Where did OTT go? 4 takeaways from Digiday Publishing Summit

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Digiday Publishing Summit is always hectic. While first-timers may be fooled by the Key Biscayne location and expect warm weather with beach-side cocktails, Digiday vets know they will spend their days juggling pre-set meetings and must-attend thought-provoking sessions in the Ritz’s well air-conditioned halls.

However, my favorite moments of this important conference are the ‘in-between’ conversations that start-up spontaneously before and after sessions, or while waiting on line at the hotel’s bar.

In these ‘off the record’ moments our industry voices its day-to-day concerns and expresses the challenges we face while trying to adapt to the ever-changing market.    

Back in New York and a week later, here are my thoughts on this year’s event.

  1. Video Continues to be Publishers’ #1 Challenge

With nearly 60% of advertisers’ digital budgets allocated to video, it’s obvious that publishers need to continue the pivot to video and enrich their video inventory. However, due to the high costs of production, many publishers still struggle to produce and deliver high-quality video content at scale.

Cost aside, many publishers have also expressed that video storytelling requires a completely new skill set. For years, editorial and creative teams focused on building text-and-image based user experiences. Therefore, many in-house teams lack the digital video “know how” and are forced to come up with creative ways to get their hands on fresh, relevant, and engaging video from external sources.

The process of converting readers to viewers can be painful too, as digital video viewers are known to be an unforgiving audience. It’s 2018, and publishers know that UX matters more than anything. It is for this reason that many publishers invest in a reliable video-tech infrastructure that promises a seamless and sleek video user experience.

  1. The Good-Old O&Os are Still the Biggest Money Makers

The discussions at industry events such as Digiday revolve around the newest and noisiest revenue channels – OTT, Social, Subscription Models and more. However, as buzzwords clutter the keynotes and ‘hot topics’ get thrown around the main hall, the back-stage whispers and coffee-room discussions suggest that the bread & butter is elsewhere.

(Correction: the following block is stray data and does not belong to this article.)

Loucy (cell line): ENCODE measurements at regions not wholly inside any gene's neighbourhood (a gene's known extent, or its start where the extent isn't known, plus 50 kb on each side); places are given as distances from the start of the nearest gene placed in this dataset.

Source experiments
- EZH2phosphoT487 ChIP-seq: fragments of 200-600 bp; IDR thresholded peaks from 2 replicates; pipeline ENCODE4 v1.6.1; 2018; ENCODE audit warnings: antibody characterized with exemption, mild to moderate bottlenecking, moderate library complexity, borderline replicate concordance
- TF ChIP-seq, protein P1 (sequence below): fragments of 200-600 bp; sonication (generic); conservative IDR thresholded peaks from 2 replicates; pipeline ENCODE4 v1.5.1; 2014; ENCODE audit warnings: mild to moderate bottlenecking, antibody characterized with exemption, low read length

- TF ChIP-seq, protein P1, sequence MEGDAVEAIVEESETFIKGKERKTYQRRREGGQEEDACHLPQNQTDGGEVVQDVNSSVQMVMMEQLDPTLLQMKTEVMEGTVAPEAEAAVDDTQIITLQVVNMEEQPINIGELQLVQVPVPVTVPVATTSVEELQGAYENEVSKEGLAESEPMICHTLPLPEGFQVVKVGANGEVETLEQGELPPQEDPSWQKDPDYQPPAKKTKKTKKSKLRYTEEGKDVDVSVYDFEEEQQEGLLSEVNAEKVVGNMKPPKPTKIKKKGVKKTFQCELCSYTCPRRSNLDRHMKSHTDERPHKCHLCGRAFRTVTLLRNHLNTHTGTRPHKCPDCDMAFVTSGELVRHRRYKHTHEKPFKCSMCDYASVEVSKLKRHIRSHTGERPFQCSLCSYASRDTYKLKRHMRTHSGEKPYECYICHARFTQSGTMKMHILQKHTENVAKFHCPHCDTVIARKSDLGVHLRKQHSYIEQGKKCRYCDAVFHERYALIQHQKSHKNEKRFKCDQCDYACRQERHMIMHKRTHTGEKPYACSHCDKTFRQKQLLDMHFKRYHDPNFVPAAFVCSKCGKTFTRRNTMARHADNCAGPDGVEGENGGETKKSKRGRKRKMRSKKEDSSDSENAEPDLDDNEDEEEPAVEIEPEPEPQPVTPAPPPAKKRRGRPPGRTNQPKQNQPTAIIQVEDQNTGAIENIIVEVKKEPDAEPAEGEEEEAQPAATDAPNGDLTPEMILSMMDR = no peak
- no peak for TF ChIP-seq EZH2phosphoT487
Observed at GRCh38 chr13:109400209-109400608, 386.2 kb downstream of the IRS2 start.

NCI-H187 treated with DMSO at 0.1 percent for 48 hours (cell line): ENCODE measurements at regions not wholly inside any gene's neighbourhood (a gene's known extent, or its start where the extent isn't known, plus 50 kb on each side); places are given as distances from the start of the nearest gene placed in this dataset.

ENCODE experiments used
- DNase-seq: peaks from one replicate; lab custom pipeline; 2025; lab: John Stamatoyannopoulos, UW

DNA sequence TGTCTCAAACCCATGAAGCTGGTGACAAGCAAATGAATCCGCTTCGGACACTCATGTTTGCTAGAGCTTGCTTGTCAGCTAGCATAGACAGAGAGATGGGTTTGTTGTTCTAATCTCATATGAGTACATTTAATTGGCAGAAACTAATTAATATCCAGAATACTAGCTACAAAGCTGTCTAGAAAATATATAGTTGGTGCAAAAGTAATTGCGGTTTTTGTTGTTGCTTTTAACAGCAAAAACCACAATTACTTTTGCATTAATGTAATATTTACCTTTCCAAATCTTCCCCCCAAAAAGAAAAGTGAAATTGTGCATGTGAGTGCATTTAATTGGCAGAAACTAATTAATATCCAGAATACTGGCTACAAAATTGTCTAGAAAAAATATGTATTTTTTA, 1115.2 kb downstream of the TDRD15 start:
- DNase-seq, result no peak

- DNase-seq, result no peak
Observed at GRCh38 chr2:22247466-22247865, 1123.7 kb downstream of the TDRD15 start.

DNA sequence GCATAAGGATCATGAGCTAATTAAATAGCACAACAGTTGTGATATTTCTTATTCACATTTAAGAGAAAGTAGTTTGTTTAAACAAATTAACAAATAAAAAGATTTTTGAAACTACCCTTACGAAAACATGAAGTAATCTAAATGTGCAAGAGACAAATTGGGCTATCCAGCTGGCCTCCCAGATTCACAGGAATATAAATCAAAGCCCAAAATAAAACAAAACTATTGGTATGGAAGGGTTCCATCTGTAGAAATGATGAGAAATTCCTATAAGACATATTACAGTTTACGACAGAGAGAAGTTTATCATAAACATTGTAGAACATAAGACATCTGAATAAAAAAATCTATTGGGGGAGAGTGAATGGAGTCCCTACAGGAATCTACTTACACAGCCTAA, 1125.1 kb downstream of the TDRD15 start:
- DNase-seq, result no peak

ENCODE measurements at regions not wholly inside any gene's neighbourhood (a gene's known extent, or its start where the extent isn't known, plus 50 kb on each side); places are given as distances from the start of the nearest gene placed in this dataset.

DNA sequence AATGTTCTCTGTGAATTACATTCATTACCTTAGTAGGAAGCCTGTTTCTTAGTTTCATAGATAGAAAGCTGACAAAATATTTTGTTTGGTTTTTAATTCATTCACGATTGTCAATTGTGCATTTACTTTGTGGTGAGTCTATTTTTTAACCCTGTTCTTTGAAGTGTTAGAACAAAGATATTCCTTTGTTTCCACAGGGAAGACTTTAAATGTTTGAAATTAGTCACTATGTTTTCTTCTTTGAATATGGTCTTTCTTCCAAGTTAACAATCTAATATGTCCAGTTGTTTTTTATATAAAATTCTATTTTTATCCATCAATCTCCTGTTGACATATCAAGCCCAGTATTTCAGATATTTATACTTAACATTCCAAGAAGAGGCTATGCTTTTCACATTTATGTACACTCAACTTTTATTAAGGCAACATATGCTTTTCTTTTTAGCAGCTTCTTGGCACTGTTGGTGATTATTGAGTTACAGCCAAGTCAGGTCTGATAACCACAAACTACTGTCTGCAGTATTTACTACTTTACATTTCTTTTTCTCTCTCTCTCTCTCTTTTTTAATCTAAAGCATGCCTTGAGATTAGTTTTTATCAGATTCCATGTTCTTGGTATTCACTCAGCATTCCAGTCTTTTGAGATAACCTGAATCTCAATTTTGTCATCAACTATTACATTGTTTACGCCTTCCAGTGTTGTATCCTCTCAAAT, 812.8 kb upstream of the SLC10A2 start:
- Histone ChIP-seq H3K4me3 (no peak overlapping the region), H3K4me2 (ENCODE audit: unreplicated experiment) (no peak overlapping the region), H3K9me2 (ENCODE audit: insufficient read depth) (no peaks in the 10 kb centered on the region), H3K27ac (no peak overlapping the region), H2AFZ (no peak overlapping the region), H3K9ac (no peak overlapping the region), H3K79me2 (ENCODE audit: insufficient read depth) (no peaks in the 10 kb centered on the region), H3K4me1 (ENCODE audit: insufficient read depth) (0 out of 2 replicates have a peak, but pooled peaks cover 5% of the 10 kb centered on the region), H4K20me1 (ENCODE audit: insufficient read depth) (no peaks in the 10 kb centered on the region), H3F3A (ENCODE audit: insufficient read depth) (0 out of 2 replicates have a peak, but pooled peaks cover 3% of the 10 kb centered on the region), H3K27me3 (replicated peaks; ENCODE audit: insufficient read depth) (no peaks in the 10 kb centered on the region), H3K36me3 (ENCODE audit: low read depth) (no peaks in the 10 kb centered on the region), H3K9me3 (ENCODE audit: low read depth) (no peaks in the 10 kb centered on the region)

Buzzwords aside, most publishers I spoke with reported that most of their revenue is still generated by monetizing their O&O assets, and they don’t expect that to change anytime soon.

Indeed, in a session about publishers’ top challenges (using good, old-fashioned post-it notes), these are the themes that came up most:

  1. But How Do You Do Better?

As Q4 begins, I challenge my peers to focus on applying innovative thinking where it matters most, engaging the users you already have and attracting higher CPMs with your current inventory.

  1. Where Did OTT Go?

Taking a closer look at the yellow sticky notes, I found that some of last year’s most-discussed topics were nowhere to be found:

 

  • Ads.txt – This ex-buzzword was one of last year’s hottest topics, yet it was not mentioned once in the sticky notes, nor in the event’s agenda. Ads.txt has proven itself as an important milestone on the road to better transparency in the supply chain, but double digit ad fraud rates persist. My guess – it won’t be long before publishers are called to integrate the next generation of ad transparency tools.

 

  • GDPR – Publishers in the post-May 25th era seem to be talking less and less about consent management, although we all know that the privacy revolution has just begun. User protection will continue to rock the boat and change advertising as we know it, and players from both sides should prepare for what 2019 will bring.

 

  • Ad Blockers –  Do you remember the announcement of the Coalition for Better Ads, formed in order to address the growing use of Ad Blockers? It’s only been 2 years, and we have already moved on. An optimist may say that the issue was addressed and put to bed, but others are concerned that the industry is too nonchalant, and that Ad Blockers will continue to create problems for advertisers and publishers.

 

  • Blockchain – Wouldn’t you expect publishers to bring up the challenges they face when adopting Blockchain technology? It seems that Blockchain’s promise has yet to reach its potential due to the technology’s premature delivery. The solutions are out there, but publishers aren’t ready to make the leap of faith.

What were your thoughts on this year’s Digiday Publishing Summit? I’m curious to hear!

Feel free to share your thoughts and insights with me: Nadav@AnyClip.com